Clothing conveys a number of messages that vary by context. I believe people deserve respectful treatment no matter what they wear, but it is useful to be thoughtful about what messages your choices convey in each context. India is a quite modest culture, particularly for women. Women wearing saris may expose their midriffs, but otherwise rarely do. Shoulders, knees, and cleavage are usually covered, and most clothes are loose fitting and rarely are sheer. Torn and stained clothing, on men and women, is usually considered impolite. You will see young women wearing tight and revealing clothing, but as a foreigner, if you wear such items they will convey a different meaning than it would for an Indian woman, and they may elicit unwanted attention. If your clothing would be considered inappropriate for our context, the leaders will let you know. You then make your own choice about what to wear, remembering that your choices have implications for the groups of which you are a member, including on Indians and Tibetans of your gender. There will be a few places that people will not be able to enter with exposed knees or shoulders or head. A large scarf (plentiful in India) can be helpful in those situations.
You will be best served by having the electronic device that helped you be most successful on Earlham’s campus, whether that is a laptop or a tablet device. We will be typing papers, so a device with a word processor will be useful, as will the opportunity to use email, Skype, and other applications. WIFI networks at Sarah College are not as convenient as at Earlham, but the program will make sure that WIFI is available regularly (weather and power cooperating). You are not required to bring a computer; Sarah College has a wired and networked computer lab that you will have access to during daytime and evening hours, and there is a lab right outside your classroom area in McLeod. The Emory program has left us a terabyte drive that creates a local network in the classroom that you can log into to access pdfs and videos, so having your computer will be useful for that.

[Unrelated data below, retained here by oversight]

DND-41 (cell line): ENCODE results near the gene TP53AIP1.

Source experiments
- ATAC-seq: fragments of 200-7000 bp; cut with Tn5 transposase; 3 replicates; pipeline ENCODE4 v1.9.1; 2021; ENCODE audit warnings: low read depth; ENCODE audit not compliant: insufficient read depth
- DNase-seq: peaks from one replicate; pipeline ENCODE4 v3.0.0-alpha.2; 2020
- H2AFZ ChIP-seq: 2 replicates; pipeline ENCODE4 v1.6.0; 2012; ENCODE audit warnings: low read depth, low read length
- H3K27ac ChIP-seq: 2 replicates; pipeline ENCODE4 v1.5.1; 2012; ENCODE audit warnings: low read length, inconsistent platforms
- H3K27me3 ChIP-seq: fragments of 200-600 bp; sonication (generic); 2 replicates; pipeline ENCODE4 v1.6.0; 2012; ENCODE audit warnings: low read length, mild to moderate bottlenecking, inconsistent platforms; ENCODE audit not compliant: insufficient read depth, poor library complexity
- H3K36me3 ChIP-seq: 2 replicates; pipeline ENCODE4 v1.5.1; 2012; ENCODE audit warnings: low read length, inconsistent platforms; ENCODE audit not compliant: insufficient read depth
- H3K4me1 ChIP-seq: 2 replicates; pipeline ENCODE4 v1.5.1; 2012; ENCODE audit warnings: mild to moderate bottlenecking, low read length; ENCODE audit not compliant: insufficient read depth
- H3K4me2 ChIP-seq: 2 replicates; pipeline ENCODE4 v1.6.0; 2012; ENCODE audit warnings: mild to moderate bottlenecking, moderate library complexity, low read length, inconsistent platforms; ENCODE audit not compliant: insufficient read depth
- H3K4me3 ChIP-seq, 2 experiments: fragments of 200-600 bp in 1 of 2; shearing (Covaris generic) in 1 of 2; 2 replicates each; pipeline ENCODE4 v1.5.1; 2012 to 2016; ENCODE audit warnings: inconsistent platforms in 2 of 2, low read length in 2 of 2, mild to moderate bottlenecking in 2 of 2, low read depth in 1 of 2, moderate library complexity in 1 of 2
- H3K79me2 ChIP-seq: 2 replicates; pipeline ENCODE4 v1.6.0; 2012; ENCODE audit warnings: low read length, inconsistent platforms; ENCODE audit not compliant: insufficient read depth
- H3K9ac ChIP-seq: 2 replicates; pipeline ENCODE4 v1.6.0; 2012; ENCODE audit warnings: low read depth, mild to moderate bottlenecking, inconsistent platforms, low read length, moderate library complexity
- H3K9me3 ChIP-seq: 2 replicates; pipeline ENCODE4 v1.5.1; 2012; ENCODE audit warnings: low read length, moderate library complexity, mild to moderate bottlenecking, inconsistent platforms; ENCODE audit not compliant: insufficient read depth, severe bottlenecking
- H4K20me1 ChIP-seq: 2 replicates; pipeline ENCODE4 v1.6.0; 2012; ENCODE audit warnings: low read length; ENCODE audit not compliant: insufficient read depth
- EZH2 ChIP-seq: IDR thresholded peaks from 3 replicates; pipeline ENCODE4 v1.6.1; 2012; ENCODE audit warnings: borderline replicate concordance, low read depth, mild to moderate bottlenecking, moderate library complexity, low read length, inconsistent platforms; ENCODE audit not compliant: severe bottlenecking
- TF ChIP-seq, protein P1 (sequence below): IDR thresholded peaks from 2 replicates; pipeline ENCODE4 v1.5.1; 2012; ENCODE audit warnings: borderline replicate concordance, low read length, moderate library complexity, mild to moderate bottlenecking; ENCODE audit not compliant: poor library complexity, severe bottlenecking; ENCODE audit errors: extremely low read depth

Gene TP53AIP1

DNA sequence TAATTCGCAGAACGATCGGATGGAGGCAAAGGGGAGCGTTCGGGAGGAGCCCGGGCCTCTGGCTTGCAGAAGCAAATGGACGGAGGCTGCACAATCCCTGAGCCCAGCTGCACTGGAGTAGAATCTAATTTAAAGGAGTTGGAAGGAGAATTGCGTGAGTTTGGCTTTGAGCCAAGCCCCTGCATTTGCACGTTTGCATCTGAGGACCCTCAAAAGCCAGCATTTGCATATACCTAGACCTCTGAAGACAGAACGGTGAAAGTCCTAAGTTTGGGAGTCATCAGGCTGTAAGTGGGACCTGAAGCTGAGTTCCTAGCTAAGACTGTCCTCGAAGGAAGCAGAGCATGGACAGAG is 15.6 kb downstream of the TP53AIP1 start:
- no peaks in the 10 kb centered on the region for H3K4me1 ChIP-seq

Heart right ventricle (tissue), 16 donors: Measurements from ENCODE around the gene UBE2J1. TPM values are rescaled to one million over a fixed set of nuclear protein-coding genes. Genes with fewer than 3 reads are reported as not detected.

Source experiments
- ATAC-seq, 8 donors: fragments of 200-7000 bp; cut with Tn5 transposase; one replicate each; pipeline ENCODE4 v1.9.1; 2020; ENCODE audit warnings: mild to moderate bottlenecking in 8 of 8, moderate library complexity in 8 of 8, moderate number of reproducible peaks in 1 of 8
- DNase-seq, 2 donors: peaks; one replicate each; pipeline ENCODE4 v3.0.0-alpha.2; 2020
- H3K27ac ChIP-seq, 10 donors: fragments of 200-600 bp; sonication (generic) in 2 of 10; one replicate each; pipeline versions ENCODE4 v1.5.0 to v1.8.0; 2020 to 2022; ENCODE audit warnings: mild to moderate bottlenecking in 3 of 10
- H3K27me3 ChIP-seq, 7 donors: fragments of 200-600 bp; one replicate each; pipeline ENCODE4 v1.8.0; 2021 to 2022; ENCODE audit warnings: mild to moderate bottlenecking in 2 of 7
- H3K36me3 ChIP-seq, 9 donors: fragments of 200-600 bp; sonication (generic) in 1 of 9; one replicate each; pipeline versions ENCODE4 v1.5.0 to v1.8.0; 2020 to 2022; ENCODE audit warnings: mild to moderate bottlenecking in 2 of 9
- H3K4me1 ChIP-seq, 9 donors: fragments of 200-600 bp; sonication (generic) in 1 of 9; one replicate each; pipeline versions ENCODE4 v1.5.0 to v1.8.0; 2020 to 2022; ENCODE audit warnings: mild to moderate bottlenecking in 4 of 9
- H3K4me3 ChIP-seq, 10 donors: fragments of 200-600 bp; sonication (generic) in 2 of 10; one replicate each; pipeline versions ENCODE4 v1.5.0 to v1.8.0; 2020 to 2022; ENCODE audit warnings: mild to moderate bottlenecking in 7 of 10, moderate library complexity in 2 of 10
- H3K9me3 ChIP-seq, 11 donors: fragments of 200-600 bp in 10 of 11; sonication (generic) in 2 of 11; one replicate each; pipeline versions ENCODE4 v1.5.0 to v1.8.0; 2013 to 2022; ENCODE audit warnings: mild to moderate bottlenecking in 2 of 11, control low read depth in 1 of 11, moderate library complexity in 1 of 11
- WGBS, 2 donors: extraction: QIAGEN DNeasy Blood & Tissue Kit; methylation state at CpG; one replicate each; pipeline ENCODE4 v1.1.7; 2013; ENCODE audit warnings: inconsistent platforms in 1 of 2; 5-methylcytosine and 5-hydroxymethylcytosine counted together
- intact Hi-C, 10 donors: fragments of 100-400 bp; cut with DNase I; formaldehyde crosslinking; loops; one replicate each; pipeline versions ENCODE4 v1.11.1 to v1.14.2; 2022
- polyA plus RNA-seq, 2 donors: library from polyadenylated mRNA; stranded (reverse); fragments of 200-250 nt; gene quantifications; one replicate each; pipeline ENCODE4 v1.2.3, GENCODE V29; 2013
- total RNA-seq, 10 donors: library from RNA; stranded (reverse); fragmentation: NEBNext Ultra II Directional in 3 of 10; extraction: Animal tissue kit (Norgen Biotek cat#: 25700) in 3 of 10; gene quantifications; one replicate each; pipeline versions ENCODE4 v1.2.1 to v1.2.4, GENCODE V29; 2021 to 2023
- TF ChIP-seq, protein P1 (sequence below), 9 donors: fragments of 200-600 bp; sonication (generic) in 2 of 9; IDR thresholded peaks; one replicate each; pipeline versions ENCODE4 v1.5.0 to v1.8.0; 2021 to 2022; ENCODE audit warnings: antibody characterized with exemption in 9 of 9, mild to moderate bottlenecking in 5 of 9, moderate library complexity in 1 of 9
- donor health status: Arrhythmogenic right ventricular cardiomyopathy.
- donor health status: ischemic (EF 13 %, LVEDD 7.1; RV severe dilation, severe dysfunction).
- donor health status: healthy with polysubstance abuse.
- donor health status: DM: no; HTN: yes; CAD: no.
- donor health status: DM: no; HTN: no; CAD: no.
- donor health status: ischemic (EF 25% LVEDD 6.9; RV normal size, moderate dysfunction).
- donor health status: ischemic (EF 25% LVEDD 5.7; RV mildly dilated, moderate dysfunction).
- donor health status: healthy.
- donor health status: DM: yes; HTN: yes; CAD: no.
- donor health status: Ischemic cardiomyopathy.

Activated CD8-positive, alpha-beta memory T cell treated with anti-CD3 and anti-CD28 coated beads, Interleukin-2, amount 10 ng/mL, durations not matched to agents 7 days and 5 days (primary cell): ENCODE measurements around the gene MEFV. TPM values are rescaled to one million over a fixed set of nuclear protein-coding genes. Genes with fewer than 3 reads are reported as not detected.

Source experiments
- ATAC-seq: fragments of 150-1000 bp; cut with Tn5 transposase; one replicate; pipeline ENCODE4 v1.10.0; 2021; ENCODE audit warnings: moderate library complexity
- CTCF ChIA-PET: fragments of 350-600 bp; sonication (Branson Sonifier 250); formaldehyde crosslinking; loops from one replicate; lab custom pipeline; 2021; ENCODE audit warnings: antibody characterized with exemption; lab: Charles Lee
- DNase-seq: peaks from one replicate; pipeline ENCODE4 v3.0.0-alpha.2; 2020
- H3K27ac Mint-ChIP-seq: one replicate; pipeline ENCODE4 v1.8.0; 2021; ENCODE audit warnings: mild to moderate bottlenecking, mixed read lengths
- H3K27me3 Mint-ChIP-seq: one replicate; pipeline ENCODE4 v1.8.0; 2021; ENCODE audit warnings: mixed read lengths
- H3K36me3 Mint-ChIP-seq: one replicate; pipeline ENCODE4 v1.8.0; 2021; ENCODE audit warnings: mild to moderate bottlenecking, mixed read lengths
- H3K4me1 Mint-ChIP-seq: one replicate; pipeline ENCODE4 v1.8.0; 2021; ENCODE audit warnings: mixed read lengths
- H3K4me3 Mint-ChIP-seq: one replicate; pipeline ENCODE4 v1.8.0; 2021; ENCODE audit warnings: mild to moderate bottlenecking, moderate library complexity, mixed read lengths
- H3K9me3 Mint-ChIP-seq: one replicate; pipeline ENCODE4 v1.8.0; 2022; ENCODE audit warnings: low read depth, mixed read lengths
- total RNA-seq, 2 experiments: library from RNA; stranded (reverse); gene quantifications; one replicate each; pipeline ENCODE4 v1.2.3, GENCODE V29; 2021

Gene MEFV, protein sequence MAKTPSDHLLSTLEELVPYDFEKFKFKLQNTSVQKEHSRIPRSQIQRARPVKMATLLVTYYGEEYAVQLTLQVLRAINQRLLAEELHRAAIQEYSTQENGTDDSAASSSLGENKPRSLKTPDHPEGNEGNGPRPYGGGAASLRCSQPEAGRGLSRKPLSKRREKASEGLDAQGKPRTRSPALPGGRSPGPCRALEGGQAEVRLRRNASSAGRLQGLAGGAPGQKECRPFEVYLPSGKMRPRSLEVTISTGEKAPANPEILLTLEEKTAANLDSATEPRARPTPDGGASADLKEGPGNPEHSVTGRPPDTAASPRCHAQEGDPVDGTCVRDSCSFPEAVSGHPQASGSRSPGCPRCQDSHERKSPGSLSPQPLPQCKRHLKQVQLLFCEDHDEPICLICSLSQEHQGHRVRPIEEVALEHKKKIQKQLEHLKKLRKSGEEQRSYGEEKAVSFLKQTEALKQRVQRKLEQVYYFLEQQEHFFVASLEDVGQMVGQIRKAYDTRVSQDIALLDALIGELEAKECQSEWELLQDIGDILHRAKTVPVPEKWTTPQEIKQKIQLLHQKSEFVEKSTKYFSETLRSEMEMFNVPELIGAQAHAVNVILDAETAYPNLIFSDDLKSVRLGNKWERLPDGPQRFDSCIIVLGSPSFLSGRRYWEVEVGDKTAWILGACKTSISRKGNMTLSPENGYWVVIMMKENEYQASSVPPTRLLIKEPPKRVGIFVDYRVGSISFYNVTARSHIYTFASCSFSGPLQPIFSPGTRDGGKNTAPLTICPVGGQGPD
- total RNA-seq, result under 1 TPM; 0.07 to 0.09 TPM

If you do bring a laptop or tablet, check to see whether your power cable is compatible with India’s 220-240 volt electricity. If so, you only need an adaptor for the plug. If not, I recommend that you buy the AC converter that also works in Indian outlets. It can also be useful to have a converter/adaptor for other electronic devices.